The news is out that OLPC and Microsoft have announced an agreement to “make a dual boot, Linux/Windows, version of the XO laptop”. Nicholas Negroponte’s announcement on community mailing lists (unfortunately HTML only but plain text on the wiki) states:
To enable the Sugar environment to reach as many children as possible, particularly in the poorest areas of the world, OLPC must be able to bid on educational technology contracts, some of which require that Microsoft Windows be able to run on our hardware. The increased volumes will lower the XO-1’s price, already lowest in the industry with capabilities no other laptop shares.
The press release and other news coverage states that trials of XP on the XO will begin in June in some countries.
Engadget’s coverage ends with:
As for Sugar? You’ll still be able to get it, but we have a sinking feeling about its future.
Let’s address that right now.
The future of Sugar
First, some quotes from Negroponte’s announcement:
OLPC is substantially increasing its engineering resources and all software development continues entirely on GNU/Linux. We will continue to work to make Sugar on Linux the best possible platform for education and to invest in our expanding Linux deployments in Peru, Uruguay, Mexico and elsewhere.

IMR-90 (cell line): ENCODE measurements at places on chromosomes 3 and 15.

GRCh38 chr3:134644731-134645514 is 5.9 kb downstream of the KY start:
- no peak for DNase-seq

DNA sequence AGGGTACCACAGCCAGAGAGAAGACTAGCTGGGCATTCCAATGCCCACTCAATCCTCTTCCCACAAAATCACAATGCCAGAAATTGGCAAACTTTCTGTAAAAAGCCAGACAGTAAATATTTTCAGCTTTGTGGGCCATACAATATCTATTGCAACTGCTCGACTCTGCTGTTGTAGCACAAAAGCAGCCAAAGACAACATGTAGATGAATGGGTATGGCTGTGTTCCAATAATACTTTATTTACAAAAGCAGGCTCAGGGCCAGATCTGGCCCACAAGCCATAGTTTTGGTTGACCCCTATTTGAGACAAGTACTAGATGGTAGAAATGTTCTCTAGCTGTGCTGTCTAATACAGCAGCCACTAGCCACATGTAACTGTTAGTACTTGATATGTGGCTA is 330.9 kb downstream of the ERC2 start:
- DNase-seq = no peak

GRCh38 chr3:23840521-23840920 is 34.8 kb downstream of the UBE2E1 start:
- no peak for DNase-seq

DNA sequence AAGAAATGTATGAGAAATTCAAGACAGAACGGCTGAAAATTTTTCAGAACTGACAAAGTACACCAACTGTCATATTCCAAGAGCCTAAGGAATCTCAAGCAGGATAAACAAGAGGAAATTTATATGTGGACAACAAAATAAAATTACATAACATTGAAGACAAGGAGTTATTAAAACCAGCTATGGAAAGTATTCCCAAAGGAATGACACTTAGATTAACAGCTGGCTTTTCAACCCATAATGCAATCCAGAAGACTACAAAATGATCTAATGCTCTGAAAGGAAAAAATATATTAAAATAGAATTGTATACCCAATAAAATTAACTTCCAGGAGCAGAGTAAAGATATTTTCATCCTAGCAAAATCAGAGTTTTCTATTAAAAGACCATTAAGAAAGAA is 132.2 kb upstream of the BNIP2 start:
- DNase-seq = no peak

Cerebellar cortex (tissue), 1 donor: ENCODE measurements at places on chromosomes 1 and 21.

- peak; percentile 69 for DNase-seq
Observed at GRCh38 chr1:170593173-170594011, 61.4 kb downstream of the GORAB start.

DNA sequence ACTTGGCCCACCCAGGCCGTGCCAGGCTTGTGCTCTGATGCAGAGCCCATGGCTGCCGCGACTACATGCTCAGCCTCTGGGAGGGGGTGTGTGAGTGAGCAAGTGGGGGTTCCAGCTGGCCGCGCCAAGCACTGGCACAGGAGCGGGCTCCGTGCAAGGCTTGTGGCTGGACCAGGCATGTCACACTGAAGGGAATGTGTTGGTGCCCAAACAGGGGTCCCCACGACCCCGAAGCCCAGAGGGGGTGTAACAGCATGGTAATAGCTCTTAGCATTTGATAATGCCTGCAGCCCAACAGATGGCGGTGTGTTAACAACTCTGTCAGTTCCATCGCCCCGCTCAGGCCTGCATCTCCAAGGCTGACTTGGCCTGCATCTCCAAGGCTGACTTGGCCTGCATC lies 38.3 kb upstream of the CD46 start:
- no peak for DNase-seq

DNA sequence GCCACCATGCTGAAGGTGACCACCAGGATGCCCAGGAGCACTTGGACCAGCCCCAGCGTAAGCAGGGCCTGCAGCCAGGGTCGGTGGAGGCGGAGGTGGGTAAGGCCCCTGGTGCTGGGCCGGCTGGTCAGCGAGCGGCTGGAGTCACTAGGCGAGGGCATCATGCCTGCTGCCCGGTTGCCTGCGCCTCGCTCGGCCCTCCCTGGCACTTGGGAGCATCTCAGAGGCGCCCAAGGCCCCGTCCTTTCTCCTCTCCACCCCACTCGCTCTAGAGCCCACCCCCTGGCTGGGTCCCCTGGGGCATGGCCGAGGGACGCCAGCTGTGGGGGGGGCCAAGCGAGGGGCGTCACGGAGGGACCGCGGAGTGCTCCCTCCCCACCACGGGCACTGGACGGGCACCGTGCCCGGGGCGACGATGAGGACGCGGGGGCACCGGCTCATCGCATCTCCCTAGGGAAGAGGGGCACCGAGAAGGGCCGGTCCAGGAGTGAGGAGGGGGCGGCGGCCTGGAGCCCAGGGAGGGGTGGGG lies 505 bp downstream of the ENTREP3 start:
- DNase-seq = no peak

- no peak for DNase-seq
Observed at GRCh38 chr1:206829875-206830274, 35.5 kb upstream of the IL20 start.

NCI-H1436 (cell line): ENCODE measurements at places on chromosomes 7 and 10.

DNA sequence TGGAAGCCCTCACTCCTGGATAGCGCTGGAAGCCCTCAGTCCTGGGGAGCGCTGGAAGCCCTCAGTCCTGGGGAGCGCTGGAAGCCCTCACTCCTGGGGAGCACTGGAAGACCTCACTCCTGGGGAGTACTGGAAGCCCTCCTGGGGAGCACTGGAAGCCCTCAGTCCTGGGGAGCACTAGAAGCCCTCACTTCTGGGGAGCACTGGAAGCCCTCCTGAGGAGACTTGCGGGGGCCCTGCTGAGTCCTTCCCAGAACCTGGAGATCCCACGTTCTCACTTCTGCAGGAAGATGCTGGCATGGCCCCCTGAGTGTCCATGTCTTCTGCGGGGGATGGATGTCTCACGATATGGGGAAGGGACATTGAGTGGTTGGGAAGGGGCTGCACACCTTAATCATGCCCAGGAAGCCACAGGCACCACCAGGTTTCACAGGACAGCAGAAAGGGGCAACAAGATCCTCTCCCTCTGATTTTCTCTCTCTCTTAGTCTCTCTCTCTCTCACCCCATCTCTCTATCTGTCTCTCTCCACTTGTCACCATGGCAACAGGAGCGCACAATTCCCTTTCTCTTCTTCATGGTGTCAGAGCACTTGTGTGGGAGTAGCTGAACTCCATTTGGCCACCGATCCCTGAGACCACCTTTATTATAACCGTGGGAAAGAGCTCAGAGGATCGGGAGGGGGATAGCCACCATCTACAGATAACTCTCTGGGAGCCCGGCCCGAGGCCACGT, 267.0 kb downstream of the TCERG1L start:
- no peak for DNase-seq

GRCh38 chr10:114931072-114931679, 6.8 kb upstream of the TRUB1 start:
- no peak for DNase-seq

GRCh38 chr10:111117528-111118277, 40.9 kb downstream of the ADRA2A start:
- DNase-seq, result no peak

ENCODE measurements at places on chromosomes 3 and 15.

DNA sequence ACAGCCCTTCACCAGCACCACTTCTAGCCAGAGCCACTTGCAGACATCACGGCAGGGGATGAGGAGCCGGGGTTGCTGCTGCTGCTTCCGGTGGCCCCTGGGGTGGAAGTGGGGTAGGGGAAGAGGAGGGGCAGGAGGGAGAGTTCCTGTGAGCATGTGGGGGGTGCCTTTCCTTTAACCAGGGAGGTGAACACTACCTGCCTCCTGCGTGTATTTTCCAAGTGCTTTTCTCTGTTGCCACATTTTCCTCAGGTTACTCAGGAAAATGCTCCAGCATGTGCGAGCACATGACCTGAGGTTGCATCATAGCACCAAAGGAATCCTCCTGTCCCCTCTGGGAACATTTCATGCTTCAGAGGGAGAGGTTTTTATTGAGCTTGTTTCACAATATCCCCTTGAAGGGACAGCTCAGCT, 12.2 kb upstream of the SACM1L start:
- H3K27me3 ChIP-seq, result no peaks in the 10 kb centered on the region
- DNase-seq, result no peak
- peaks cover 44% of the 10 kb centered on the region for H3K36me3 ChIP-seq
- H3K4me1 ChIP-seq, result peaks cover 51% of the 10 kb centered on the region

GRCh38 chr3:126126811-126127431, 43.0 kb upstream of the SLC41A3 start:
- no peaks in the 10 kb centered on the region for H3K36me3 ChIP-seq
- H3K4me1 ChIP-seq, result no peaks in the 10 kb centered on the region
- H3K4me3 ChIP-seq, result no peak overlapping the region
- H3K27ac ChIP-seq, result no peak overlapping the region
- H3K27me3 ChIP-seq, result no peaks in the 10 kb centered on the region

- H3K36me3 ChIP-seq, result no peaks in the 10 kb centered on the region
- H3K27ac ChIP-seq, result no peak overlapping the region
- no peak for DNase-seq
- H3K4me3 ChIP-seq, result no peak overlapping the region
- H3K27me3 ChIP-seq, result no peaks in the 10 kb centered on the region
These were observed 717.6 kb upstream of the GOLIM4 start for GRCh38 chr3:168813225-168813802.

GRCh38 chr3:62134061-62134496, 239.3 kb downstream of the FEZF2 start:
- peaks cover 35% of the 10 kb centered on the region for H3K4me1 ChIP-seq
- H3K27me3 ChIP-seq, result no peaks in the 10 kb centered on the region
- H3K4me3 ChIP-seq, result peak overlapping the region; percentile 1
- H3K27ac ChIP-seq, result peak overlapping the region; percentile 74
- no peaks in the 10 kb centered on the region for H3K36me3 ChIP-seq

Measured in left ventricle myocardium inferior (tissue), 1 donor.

No OLPC resources are going to porting Sugar to Microsoft Windows, although as a free software project, we encourage others to do so. The Sugar user interface is already available for Fedora, Debian and Ubuntu Linux distributions, greatly broadening Sugar’s reach to the millions of existing Linux systems. We continue to solicit help from the free software community in these efforts. Additionally, the Fedora, Debian and Ubuntu software environments run on the XO-1, adding support for tens of thousands of free software applications.
Sugar as an upstream project
OLPC wants to “enable the Sugar environment to reach as many children as possible” and part of that goal is to have Sugar running on as many platforms as possible. That requires some degree of decoupling from OLPC’s XO builds.
There is now a Sugar roadmap, inspired by GNOME’s release process. It is still aligned with OLPC’s needs for the XO build release process.
Here is the announcement of the Sugar Labs Foundation, Walter Bender’s approach to Sugar development as an upstream project.
Folks, Sugar isn’t going away. We already know that Sugar on Linux can use the innovative features of the XO-1 that XP cannot. Let’s show the world what we can do, standing on the shoulders of thousands of regular people.
[ Coming soon: Ways to get involved in Sugar and collaborative Activity development ]
(Disclaimer: I work for OLPC. The above opinions are mine.)